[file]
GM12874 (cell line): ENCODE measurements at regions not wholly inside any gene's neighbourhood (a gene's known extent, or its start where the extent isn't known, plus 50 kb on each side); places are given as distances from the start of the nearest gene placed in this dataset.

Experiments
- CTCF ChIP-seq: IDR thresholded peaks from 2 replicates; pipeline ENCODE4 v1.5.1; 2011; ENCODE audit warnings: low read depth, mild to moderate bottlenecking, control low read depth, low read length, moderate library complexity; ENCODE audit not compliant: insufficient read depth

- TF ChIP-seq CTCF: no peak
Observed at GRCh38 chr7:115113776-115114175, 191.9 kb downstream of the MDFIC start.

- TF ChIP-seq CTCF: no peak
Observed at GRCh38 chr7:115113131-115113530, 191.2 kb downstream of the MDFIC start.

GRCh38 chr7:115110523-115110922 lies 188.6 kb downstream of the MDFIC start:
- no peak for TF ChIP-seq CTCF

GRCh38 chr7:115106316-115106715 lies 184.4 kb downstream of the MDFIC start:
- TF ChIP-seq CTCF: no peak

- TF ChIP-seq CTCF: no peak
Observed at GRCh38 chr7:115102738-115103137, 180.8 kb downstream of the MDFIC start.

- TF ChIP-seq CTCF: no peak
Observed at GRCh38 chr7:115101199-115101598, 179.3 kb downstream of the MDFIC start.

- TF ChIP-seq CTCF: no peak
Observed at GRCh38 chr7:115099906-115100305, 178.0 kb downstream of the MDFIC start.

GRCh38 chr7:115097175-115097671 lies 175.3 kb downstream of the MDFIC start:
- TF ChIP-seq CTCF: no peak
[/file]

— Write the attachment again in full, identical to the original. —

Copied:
GM12874 (cell line): ENCODE measurements at regions not wholly inside any gene's neighbourhood (a gene's known extent, or its start where the extent isn't known, plus 50 kb on each side); places are given as distances from the start of the nearest gene placed in this dataset.

Experiments
- CTCF ChIP-seq: IDR thresholded peaks from 2 replicates; pipeline ENCODE4 v1.5.1; 2011; ENCODE audit warnings: low read depth, mild to moderate bottlenecking, control low read depth, low read length, moderate library complexity; ENCODE audit not compliant: insufficient read depth

- TF ChIP-seq CTCF: no peak
Observed at GRCh38 chr7:115113776-115114175, 191.9 kb downstream of the MDFIC start.

- TF ChIP-seq CTCF: no peak
Observed at GRCh38 chr7:115113131-115113530, 191.2 kb downstream of the MDFIC start.

GRCh38 chr7:115110523-115110922 lies 188.6 kb downstream of the MDFIC start:
- no peak for TF ChIP-seq CTCF

GRCh38 chr7:115106316-115106715 lies 184.4 kb downstream of the MDFIC start:
- TF ChIP-seq CTCF: no peak

- TF ChIP-seq CTCF: no peak
Observed at GRCh38 chr7:115102738-115103137, 180.8 kb downstream of the MDFIC start.

- TF ChIP-seq CTCF: no peak
Observed at GRCh38 chr7:115101199-115101598, 179.3 kb downstream of the MDFIC start.

- TF ChIP-seq CTCF: no peak
Observed at GRCh38 chr7:115099906-115100305, 178.0 kb downstream of the MDFIC start.

GRCh38 chr7:115097175-115097671 lies 175.3 kb downstream of the MDFIC start:
- TF ChIP-seq CTCF: no peak